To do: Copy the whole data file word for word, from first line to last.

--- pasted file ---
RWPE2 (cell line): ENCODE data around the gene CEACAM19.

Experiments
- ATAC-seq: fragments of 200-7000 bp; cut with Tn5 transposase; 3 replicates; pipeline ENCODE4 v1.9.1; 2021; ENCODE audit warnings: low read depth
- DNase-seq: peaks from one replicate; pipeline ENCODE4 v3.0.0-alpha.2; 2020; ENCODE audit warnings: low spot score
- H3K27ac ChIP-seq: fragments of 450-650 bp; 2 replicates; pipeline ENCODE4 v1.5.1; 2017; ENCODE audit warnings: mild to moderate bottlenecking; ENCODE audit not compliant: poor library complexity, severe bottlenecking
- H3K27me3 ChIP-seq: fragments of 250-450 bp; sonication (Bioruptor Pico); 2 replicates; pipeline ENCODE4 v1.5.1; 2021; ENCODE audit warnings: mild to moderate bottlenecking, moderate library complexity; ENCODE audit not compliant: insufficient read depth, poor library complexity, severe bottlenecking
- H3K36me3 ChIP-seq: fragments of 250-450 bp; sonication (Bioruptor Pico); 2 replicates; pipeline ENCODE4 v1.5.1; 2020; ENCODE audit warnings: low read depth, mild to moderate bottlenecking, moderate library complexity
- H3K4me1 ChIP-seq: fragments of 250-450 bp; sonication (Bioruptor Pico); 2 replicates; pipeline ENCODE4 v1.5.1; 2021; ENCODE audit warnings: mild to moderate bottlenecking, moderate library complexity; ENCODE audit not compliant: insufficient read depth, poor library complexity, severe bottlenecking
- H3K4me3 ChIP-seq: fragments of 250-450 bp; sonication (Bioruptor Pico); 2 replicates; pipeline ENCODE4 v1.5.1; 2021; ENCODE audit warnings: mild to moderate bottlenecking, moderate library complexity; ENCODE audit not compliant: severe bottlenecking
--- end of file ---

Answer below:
RWPE2 (cell line): ENCODE data around the gene CEACAM19.

Experiments
- ATAC-seq: fragments of 200-7000 bp; cut with Tn5 transposase; 3 replicates; pipeline ENCODE4 v1.9.1; 2021; ENCODE audit warnings: low read depth
- DNase-seq: peaks from one replicate; pipeline ENCODE4 v3.0.0-alpha.2; 2020; ENCODE audit warnings: low spot score
- H3K27ac ChIP-seq: fragments of 450-650 bp; 2 replicates; pipeline ENCODE4 v1.5.1; 2017; ENCODE audit warnings: mild to moderate bottlenecking; ENCODE audit not compliant: poor library complexity, severe bottlenecking
- H3K27me3 ChIP-seq: fragments of 250-450 bp; sonication (Bioruptor Pico); 2 replicates; pipeline ENCODE4 v1.5.1; 2021; ENCODE audit warnings: mild to moderate bottlenecking, moderate library complexity; ENCODE audit not compliant: insufficient read depth, poor library complexity, severe bottlenecking
- H3K36me3 ChIP-seq: fragments of 250-450 bp; sonication (Bioruptor Pico); 2 replicates; pipeline ENCODE4 v1.5.1; 2020; ENCODE audit warnings: low read depth, mild to moderate bottlenecking, moderate library complexity
- H3K4me1 ChIP-seq: fragments of 250-450 bp; sonication (Bioruptor Pico); 2 replicates; pipeline ENCODE4 v1.5.1; 2021; ENCODE audit warnings: mild to moderate bottlenecking, moderate library complexity; ENCODE audit not compliant: insufficient read depth, poor library complexity, severe bottlenecking
- H3K4me3 ChIP-seq: fragments of 250-450 bp; sonication (Bioruptor Pico); 2 replicates; pipeline ENCODE4 v1.5.1; 2021; ENCODE audit warnings: mild to moderate bottlenecking, moderate library complexity; ENCODE audit not compliant: severe bottlenecking